SsangYong’s future is in doubt with coronavirus affecting the cash flow of its parent company, Mahindra.

INDIAN AUTOMOTIVE conglomerate Mahindra & Mahindra has pulled its investment funding from SsangYong, leaving the South Korean manufacturer only scraps from the table to keep itself afloat.

Citing a staggering 88 per cent drop in sales in March this year, Mahindra says that the Coronavirus COVID-19 pandemic will unsettle its ability to operate as planned.

In February this year, Mahindra, which owns a 74.65 per cent stake in SsangYong, announced a $658m funding program available across the next three years to help the brand develop its platforms and maintain viable production volumes at its plants. That funding has now been pulled in full.

“After lengthy deliberation given the current and projected cash flows, the M&M Board took a decision that M&M will not be able to inject any fresh equity into SYMC and has urged SYMC to find alternative sources of funding,” says Mahindra in its public media statement.

“The Board hopes that the employees and management at SYMC understand the magnitude of the unfortunate and unforeseen crisis created by the COVID-19 virus, which has compelled it to take the difficult decision.”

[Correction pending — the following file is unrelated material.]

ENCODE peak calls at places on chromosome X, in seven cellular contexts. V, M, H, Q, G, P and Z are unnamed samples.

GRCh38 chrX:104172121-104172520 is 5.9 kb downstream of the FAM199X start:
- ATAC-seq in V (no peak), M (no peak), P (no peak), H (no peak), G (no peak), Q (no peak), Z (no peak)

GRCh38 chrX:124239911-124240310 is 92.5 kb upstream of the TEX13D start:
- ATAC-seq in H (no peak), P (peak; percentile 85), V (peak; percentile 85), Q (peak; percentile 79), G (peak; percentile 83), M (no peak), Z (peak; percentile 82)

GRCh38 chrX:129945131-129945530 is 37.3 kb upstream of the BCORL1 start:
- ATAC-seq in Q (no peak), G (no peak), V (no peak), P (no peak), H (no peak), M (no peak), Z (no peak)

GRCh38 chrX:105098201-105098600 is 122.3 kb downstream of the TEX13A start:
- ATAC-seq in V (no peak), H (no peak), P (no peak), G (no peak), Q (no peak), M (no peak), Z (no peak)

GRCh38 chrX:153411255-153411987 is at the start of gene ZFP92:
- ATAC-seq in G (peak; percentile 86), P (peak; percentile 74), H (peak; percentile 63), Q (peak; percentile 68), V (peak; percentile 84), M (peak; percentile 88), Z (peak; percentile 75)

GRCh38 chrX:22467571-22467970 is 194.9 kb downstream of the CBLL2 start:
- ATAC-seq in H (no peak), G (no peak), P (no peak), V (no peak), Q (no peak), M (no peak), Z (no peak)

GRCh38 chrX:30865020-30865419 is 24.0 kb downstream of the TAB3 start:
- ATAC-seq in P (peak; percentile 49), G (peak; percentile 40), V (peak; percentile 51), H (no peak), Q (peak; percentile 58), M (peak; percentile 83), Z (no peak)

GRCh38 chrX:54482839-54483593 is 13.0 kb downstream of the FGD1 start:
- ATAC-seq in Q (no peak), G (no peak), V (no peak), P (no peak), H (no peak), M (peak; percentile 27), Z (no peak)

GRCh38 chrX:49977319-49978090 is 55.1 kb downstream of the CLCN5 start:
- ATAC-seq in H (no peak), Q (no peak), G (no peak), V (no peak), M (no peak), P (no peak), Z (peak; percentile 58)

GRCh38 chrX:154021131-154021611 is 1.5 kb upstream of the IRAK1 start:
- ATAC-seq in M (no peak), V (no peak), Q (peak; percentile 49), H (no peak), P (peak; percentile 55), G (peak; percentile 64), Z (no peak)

Mahindra will, however, consider an almost $50m lifeline to help SsangYong survive the next three months, with Mahindra’s board authorising the potential move. And it will also provide its own platforms for use in future SsangYong product without any capital expenditure, including the latest Mahindra W601 platform.

The loss of funding is a huge blow for SsangYong which recently confirmed its fully-electric Korando – also confirmed for Australia – and its plans to bite into a larger share of the local dual-cab ute market could be rocked, at an almost prime time when Holden and it’s top-selling Colorado ute depart.

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Alex Rae

Alex Rae brings almost two decades’ experience, previously working at publications including Wheels, WhichCar, Drive/Fairfax,, AMC, Just Cars, and more.

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